There are parts where it could have been tied up and ended perfectly, but there always seemed to be “just one more thing.”  For example Dicaprio’s character is offered a chance to turn himself in, and then another chance to cut a deal with the police and turn his partners in.  Instead he keeps doing what he’s doing and it draws out the movie way too much.  It got to the point where I was exhausted and began to lose interest.

After all, this plot is nothing new.  It’s the same classic concept as in movies like “Scarface,”and “Blow.”  Money and power corrupts;  it’s not the most original of screenplays, but what it does have going for it is that it is a true story.

That being said, it’s still a great movie.  The acting is phenomenal, and it definitely has entertaining parts.  My advice to any viewer would be to just stop watching the movie when you feel like it should be done.

There are countless points throughout, where you could just leave the theatre and be completely content with that “ending.”

Lockdown procedure gets overhaul

During the summer of 2013, Principal Kit Moran and School Liaison Deputy Jeremy Hilobuk decided to implement ALICE lockdown training for the Dexter Community School District in an effort to enforce safer procedures if an intruder were to enter the building.

ALICE, an acronym standing for Alert, Lockdown, Inform, Counter and Evacuate is a critical incident-response training company that specializes in active shooter and violent intruder response strategies. It is more of an active-response training as opposed to what Moran described as the passive-response training that was used previously.

With the new procedures, students and teachers will be instructed differently. For example, if an intruder were to enter near the office door, and students were in the art room on the bottom floor of the opposite side of the building, they would exit the building and get to the next-safest destination.

As for teachers, the training is designed to make them more aware of how to handle a life or death situation if it were happening, as quickly as possible. They’re scheduled to have a first meeting about the new training on Jan. 23.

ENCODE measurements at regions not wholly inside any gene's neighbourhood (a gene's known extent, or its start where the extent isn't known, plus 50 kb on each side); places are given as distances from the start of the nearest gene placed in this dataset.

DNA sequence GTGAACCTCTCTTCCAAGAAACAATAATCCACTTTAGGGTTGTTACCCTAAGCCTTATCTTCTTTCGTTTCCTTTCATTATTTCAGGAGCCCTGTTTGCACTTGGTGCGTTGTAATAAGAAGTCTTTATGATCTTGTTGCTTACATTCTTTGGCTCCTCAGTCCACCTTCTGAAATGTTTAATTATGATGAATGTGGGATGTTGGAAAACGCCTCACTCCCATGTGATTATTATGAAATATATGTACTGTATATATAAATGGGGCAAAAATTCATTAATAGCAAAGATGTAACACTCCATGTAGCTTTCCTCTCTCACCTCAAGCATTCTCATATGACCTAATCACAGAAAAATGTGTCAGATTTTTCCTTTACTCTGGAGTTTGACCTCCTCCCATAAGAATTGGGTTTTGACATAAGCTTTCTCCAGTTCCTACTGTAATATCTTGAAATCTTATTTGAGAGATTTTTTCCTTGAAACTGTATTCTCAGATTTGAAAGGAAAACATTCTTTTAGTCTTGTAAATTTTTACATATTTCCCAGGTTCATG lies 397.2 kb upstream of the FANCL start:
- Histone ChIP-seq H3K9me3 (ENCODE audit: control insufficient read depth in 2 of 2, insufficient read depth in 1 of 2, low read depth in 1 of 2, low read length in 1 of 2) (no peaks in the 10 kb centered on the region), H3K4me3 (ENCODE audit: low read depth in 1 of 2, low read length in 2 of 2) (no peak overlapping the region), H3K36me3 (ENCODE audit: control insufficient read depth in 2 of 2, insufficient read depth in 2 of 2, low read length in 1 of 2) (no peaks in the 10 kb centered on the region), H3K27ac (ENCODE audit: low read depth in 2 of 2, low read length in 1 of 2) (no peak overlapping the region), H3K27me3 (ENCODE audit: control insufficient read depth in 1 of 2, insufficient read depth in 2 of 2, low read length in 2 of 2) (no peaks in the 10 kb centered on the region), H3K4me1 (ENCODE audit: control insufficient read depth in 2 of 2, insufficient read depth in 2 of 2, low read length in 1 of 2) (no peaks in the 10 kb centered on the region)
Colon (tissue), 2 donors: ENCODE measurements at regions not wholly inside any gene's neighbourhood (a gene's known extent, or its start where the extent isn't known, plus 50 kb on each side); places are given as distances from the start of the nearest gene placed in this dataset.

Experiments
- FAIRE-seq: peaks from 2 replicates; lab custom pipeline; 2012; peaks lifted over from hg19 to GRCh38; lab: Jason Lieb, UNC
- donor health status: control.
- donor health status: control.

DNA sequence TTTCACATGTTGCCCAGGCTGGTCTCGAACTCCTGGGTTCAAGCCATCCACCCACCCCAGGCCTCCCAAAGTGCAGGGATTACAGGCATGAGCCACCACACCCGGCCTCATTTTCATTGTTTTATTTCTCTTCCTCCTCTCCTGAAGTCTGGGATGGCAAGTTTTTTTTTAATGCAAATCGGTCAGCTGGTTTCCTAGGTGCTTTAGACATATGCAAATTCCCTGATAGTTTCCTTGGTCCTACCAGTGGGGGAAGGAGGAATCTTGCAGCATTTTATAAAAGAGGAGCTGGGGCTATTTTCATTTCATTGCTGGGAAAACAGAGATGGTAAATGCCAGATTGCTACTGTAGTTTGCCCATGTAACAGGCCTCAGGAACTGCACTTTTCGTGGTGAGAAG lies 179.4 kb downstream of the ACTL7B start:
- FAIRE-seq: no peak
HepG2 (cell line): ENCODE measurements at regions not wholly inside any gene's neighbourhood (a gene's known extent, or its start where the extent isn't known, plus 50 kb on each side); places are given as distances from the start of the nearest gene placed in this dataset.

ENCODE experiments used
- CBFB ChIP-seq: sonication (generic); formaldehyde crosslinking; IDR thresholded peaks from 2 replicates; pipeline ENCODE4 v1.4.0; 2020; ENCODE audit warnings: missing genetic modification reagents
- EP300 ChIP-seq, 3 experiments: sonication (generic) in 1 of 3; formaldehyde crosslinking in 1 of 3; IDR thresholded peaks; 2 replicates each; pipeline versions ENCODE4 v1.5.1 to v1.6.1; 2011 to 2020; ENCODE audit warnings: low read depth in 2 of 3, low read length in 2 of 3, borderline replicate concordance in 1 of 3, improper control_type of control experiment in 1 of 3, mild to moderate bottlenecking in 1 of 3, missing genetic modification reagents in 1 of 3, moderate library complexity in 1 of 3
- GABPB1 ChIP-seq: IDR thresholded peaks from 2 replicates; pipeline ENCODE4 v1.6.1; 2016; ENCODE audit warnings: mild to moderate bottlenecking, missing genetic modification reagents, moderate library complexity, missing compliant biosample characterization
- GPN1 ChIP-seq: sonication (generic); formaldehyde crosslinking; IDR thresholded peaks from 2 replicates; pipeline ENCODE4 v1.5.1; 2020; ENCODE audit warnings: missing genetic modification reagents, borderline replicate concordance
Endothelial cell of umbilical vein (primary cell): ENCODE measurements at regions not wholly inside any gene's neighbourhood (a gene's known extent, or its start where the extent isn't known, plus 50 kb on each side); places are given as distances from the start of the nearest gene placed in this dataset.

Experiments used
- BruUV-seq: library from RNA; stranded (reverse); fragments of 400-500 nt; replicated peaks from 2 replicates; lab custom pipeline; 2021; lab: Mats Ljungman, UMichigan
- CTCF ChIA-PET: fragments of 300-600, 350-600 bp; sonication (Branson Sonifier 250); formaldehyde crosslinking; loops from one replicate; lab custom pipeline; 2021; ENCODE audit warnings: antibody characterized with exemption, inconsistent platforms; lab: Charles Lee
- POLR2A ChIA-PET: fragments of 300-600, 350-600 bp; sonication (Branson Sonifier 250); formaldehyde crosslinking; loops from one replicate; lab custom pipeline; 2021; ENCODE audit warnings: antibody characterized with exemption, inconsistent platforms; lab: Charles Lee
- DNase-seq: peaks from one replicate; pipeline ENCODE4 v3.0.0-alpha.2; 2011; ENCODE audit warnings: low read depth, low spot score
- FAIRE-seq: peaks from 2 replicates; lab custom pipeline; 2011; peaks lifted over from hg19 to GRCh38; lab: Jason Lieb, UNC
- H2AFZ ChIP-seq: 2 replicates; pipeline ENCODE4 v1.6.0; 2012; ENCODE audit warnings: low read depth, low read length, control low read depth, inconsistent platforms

“Teachers will learn defense tactics like latching the door, blocking the entrance with desks, different kinds of barricades, and essentially anything they can do to slow down the intruder,” Moran said. “Many of these instances only occur in 5-10 minutes, so finding anything to slow an intruder down will save lives. There is a body count for every minute or two it takes for the police to get here. If you can get out of the building, get out of the building.”

It was a training session in August that made it apparent to Moran and Hilobuk that ALICE would be the new lockdown method for the district.

“They reenacted Columbine (the school shooting incident in Colorado in 1999 where 16 people including the two student-gunmen died), and it was scary to say the least,” Moran said. “It was frustrating to watch because there were so many instances where kids lost their lives because they were following an illogical lockdown method, and we don’t want that to happen here.”

However, training didn’t stop there. Moran underwent multiple training sessions to become more accustomed to the ALICE procedures.

“Training entails raise level of awareness,” Moran said. “Showing what ALICE looks like,  going through each letter of ALICE and seeing how we can do that here, with scenarios, and practicing those scenarios in the location where you hide.”

But that’s the milder side of training. It becomes more realistic when the sheriff’s department gets involved.

“Hilobuk comes in with a cap gun and it gets frightening,” Moran said.  “They show us what we used to do, when we hid in a corner and the guy could come in and shoot us.  Then we practiced ALICE, finding ways to slow down the intruder and evacuate as many people as we can to safety.  It’s all very eye opening.”

Moran said he expects to have the school participate in an ALICE lockdown drill during lunch.

“It’s a very unorthodox procedure because students must act on their own judgement and teachers won’t have as much structure and organization over their students,” Moran said.

A large issue lies in the elementary school and how young children will handle a situation like this. Good judgment and critical thinking skills, attributes that are needed for ALICE to be executed successfully, may not be fully developed yet for these children.

“The main thing we want to do is give people options,” said Hilobuk. “One advantage when it comes to the elementary schools is since they’re so close together, if one thing happens at one school, they can take them to the other school.”

Not only can ALICE be applied to the classroom, but also in everyday life.

“It’s good life skills,” Hilobuk said, “you can be aware in other environments too.” It is evident that ALICE is a more effective lockdown method, and while hopefully it is a procedure we will never have to use, we will all be capable of performing it if need be.  As Moran said “ALICE is us fighting back.”